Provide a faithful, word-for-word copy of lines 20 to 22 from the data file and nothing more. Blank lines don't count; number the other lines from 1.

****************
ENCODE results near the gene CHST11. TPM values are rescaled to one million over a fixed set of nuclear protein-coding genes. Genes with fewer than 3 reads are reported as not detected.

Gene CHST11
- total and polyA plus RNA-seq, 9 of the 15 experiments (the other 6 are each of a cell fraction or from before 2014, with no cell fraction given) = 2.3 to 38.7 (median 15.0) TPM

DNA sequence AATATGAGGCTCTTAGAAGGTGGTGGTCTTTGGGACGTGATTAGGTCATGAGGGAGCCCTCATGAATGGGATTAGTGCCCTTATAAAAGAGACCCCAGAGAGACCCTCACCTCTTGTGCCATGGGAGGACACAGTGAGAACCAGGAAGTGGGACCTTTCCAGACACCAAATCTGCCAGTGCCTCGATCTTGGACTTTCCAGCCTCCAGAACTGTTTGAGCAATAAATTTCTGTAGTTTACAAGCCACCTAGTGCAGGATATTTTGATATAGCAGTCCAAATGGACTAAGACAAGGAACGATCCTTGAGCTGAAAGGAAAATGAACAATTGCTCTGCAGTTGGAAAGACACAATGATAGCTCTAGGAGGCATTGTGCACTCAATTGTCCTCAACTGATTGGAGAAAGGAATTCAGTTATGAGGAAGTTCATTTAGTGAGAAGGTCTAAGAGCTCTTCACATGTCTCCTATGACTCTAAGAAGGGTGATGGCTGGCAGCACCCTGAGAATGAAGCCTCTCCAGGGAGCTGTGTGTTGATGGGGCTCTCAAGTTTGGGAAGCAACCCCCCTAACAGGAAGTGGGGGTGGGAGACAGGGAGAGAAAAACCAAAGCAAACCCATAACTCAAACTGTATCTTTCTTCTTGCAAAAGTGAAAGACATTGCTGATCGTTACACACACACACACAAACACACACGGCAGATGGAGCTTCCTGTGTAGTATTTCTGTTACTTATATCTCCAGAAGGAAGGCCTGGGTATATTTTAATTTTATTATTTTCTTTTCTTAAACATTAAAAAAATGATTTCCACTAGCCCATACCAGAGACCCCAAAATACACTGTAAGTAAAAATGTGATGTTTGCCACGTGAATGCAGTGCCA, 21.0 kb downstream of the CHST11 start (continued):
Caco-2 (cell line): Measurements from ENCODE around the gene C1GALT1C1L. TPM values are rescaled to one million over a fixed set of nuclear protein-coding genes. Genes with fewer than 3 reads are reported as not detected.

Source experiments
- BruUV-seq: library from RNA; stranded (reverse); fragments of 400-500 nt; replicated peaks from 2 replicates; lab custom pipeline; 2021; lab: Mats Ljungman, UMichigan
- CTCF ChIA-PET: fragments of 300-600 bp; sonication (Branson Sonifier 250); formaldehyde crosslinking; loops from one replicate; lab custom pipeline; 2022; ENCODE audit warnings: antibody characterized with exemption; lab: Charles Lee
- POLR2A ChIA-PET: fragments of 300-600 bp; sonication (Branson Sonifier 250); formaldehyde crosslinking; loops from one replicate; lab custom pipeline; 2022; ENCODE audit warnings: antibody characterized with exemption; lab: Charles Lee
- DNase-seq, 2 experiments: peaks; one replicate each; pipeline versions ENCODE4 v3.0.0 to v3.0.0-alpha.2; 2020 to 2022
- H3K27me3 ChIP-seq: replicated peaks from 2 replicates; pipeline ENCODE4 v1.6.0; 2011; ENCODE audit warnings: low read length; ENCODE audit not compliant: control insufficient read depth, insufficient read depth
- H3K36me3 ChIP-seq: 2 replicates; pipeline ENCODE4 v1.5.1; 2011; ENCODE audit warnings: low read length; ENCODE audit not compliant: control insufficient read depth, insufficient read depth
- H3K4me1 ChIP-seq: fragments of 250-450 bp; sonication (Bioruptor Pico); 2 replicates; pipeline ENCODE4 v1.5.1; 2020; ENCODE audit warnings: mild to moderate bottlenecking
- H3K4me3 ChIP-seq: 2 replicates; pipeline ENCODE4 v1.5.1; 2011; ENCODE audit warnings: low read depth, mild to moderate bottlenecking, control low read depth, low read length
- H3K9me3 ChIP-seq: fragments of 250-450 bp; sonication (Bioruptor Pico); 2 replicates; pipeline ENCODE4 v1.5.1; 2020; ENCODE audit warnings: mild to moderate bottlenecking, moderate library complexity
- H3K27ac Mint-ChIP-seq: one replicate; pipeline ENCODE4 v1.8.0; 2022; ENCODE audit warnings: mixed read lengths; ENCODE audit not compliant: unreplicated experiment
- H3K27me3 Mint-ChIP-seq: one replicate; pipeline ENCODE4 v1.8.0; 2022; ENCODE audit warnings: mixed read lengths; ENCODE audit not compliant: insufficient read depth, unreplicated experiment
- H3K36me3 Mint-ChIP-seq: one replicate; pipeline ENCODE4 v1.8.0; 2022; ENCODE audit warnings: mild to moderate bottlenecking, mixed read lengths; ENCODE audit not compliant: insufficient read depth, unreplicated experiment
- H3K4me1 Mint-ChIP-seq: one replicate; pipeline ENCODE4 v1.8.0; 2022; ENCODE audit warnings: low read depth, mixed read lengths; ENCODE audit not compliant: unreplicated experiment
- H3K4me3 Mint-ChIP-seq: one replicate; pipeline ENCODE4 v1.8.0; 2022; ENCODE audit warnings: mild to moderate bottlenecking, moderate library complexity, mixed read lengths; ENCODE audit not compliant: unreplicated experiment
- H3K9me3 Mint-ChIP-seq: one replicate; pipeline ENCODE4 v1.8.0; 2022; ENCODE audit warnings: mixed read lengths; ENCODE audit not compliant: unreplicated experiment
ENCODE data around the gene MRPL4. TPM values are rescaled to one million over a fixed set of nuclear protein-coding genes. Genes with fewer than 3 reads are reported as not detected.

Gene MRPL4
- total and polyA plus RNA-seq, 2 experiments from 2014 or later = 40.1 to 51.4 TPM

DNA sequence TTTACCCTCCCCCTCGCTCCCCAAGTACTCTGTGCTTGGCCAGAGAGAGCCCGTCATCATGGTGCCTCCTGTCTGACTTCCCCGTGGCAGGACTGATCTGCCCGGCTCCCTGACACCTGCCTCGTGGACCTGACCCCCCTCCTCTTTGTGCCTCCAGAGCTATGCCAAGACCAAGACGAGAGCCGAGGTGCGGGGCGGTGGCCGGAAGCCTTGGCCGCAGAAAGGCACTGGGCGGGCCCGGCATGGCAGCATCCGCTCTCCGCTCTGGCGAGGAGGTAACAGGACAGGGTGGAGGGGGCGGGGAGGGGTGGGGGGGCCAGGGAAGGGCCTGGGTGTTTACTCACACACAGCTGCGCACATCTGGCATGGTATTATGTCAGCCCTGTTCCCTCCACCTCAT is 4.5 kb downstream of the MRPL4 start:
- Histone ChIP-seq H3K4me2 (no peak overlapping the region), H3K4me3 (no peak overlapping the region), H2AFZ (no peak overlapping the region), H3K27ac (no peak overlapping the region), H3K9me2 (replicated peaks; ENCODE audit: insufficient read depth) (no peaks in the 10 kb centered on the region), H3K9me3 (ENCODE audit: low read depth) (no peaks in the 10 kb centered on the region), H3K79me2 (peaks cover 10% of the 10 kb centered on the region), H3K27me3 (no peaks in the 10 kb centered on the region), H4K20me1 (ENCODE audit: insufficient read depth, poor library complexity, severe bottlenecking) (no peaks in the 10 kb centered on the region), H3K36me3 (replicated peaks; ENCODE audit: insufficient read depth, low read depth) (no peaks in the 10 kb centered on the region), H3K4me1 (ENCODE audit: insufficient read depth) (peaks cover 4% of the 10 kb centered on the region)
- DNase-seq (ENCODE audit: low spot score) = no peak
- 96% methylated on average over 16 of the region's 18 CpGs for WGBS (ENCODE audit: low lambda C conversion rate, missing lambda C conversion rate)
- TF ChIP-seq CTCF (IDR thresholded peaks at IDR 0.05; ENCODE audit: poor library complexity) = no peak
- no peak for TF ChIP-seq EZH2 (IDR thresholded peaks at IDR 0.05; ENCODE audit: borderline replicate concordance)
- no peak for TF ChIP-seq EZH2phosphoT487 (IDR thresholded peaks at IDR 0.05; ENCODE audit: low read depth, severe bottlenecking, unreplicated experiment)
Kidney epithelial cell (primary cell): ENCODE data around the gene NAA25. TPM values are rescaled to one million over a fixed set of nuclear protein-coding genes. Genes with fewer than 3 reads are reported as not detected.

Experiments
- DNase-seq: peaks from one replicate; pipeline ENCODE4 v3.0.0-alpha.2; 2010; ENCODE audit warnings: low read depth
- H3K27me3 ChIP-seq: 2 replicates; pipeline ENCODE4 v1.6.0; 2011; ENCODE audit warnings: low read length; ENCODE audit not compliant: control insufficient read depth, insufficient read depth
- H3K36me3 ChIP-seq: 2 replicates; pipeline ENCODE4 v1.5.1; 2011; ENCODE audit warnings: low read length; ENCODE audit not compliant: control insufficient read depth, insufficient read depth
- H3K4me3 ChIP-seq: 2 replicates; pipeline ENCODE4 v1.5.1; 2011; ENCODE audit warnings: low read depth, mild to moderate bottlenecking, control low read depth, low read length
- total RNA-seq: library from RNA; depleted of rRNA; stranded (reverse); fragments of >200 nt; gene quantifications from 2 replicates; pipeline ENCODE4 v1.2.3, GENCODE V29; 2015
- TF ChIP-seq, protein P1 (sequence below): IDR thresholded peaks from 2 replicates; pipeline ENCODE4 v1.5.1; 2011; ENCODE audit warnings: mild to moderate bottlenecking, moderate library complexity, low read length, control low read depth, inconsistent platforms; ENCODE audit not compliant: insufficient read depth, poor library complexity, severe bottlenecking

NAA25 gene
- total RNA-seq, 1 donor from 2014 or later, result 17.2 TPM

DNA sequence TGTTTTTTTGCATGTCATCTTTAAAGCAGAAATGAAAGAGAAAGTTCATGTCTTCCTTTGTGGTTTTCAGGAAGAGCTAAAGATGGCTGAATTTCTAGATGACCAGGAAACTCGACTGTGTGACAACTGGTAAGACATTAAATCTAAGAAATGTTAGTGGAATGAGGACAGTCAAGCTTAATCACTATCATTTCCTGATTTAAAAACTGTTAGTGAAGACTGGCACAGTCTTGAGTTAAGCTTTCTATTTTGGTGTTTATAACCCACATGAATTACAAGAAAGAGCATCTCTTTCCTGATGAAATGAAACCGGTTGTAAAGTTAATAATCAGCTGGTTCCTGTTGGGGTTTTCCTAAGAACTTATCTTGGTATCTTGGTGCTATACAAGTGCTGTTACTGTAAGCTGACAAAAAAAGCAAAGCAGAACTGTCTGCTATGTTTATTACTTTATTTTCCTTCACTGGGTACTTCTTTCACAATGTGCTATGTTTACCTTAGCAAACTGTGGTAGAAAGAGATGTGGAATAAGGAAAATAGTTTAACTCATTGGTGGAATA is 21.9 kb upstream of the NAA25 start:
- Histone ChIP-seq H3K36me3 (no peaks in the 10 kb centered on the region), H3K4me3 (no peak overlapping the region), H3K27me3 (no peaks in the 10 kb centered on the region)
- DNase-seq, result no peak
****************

- H3K4me3 Mint-ChIP-seq: one replicate; pipeline ENCODE4 v1.8.0; 2022; ENCODE audit warnings: mild to moderate bottlenecking, moderate library complexity, mixed read lengths; ENCODE audit not compliant: unreplicated experiment
- H3K9me3 Mint-ChIP-seq: one replicate; pipeline ENCODE4 v1.8.0; 2022; ENCODE audit warnings: mixed read lengths; ENCODE audit not compliant: unreplicated experiment
ENCODE data around the gene MRPL4. TPM values are rescaled to one million over a fixed set of nuclear protein-coding genes. Genes with fewer than 3 reads are reported as not detected.